Kelli is hosting a “Giving Thanks Celebration” at her blog. She said:
Let’s take these next six days (Monday-Saturday) to prepare our hearts and homes for this wonderful time of year.
She has invited any bloggers to join her. If you want to meet some other participants click on the graphic at the top of this post.
For more Thursday Thirteen participants click on the graphic just below.
- Prior to the mid-1800s, Thanksgiving had nothing to do with the 1621 harvest celebration, Pilgrims or Native People.
- Thanksgiving started as a traditional New England holiday that celebrated family and community. It descended from Puritan days of fasting and festive rejoicing.
- The Pilgrims, Wampanoag, and Thanksgiving were first linked together in 1841, when historian Alexander Young rediscovered Edward Winslow’s account of the 1621 harvest celebration. The account was part of the text of a letter to a friend in England, later published in Mourt’s Relation (1622). [1-3 from Plimoth Plantation]
- Sarah Josepha Hale became one of the most famous magazine editors in the United States during the 1800’s. She worked many years to promote the idea of a national Thanksgiving Day. She received credit for persuading President Abraham Lincoln to make Thanksgiving a national holiday. [from Annie’s Home Page]
- According to an April 1, 1864, letter from John Nicolay, one of President Lincoln’s secretaries, this document [the first Thanksgiving Proclamation] was written by Secretary of State William Seward, and the original was in his handwriting. A year later the manuscript was sold to benefit Union troops. [from Abraham Lincoln Online]
- The Plimoth Plantation site states that there was probably not pumpkin pie at the 1621 Thanksgiving. They had pumpkins, but no butter or wheat flour to make pie crusts. They especially did not have ovens in which to bake pies.
- They also say that to make the early pumpkin pies the cooks would use the pumpkins like apples and put pumpkin slices in the pie.
- When Franklin Roosevelt was president it was tradition to have Thanksgiving on the last Thursday of November. During the years of the Great Depression this was somewhat of a problem in Novembers that had five Thursdays. Most people waited until after Thanksgiving to start their Christmas shopping and that left only 24 days for people to shop.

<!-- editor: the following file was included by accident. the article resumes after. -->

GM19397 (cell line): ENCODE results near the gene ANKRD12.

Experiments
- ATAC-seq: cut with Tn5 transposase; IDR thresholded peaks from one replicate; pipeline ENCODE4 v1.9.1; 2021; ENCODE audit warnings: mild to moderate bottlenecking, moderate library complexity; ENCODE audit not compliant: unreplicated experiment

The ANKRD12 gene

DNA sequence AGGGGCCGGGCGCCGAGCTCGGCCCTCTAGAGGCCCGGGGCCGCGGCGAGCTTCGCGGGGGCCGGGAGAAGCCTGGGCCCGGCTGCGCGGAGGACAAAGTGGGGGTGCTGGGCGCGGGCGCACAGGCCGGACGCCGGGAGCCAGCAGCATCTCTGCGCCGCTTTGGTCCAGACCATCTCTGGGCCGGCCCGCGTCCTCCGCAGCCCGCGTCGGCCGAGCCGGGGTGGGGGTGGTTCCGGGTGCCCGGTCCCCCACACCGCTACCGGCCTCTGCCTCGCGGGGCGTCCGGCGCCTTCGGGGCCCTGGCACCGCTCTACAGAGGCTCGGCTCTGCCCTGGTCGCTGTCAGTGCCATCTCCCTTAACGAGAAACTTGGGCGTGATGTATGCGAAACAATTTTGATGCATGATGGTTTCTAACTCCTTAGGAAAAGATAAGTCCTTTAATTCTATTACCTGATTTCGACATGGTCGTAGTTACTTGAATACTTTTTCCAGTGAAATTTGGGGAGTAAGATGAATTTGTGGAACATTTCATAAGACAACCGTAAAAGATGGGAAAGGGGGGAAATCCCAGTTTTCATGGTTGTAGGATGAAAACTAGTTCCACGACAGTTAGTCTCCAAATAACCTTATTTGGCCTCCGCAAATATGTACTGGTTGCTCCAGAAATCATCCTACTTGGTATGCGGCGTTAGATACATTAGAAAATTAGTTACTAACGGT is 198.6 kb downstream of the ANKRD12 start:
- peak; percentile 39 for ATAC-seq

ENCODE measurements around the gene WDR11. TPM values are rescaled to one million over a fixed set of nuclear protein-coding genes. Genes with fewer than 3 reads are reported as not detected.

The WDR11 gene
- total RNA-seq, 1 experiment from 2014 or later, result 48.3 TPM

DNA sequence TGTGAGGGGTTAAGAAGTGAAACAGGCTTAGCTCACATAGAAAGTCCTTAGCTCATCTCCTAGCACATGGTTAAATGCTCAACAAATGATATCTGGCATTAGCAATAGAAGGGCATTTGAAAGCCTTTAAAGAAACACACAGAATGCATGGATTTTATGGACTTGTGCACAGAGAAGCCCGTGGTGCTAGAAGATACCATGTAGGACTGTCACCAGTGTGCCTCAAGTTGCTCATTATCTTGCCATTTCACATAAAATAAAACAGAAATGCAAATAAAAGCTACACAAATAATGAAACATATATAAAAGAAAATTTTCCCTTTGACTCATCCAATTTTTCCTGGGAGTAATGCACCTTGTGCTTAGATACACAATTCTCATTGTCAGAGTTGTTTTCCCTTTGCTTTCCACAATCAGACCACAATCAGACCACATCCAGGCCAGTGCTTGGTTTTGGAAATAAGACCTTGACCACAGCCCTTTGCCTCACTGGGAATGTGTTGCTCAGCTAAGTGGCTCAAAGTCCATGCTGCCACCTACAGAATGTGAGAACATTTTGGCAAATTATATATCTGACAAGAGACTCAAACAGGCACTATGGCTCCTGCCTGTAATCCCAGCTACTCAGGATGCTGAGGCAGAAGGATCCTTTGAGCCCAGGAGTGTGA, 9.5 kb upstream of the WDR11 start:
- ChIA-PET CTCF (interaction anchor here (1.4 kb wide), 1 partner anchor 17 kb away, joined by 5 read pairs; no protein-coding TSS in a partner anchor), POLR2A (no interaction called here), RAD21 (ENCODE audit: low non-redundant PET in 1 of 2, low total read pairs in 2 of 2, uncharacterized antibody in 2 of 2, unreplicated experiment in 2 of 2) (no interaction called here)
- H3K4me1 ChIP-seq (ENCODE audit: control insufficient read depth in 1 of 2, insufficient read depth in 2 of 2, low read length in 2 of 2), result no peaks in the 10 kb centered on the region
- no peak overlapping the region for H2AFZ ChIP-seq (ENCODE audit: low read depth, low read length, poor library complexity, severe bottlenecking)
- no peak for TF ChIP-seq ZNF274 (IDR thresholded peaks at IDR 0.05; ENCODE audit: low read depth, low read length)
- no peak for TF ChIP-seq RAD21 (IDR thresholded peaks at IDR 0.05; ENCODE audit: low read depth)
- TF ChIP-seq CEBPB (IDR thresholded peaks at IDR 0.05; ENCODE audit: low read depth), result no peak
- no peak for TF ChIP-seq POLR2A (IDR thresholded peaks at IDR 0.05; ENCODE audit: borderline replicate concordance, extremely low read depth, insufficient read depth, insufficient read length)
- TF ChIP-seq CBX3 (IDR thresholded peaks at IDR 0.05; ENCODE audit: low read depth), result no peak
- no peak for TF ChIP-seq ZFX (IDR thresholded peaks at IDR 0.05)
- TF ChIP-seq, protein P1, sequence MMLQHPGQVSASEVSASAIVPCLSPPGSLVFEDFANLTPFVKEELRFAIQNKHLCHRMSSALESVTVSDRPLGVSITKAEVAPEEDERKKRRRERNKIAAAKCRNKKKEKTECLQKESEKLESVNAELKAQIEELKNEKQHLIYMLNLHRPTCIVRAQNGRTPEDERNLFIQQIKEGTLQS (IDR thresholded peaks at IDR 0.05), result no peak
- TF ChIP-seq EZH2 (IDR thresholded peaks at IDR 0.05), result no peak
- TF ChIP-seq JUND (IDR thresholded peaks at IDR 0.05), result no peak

- Roosevelt eventually gave in to the pressure from the business leaders and officially moved Thanksgiving to the fourth Thursday in November. Moving Thanksgiving caused quite an uproar and upheaval across America. Different states started observing Thanksgiving during different weeks which made it hard for families to get together for the holiday. In 1941 Congress passed a law to making the fourth Thursday of November every year the legal day for Thanksgiving. [8 & 9 from FDR Library]
- Many Countries celebrate at harvest time, but only America has a tradition with Pilgrims and Native Americans.
- Canada’s celebration is most similar to ours; partly because of Americans that moved north. Canada has their Thanksgiving on the second Monday of October.
- Cornucopia, is a horn of plenty, a symbol of nature’s productivity. According to Greek mythology, it was one of the horns of Amalthaea, the goat who nursed the god Zeus when he was a baby. In Roman mythology, the cornucopia was the horn of the river god Achelous. The hero Hercules broke off the horn in combat with Achelous, who was fighting in the form of a bull. Water nymphs filled the horn with flowers and fruit and offered it to Copia, the goddess of plenty. [from Annie’s Home Page]
- This tradition of American culture must have seemed bewildering to newcomers. As reformers pondered how to teach new immigrants how to become good Americans, many looked to examples from the past. Since the early 20th century, the Pilgrims and Thanksgiving have been used to teach both new Americans and school children about American history and values. This is just one of many ways that people have looked at the holiday over time. To read more of this article click here to go to the Plimoth Plantation site.
Edited: For those of you homeschoolers out there the site Internet 4 Classrooms has lots of Thanksgiving links.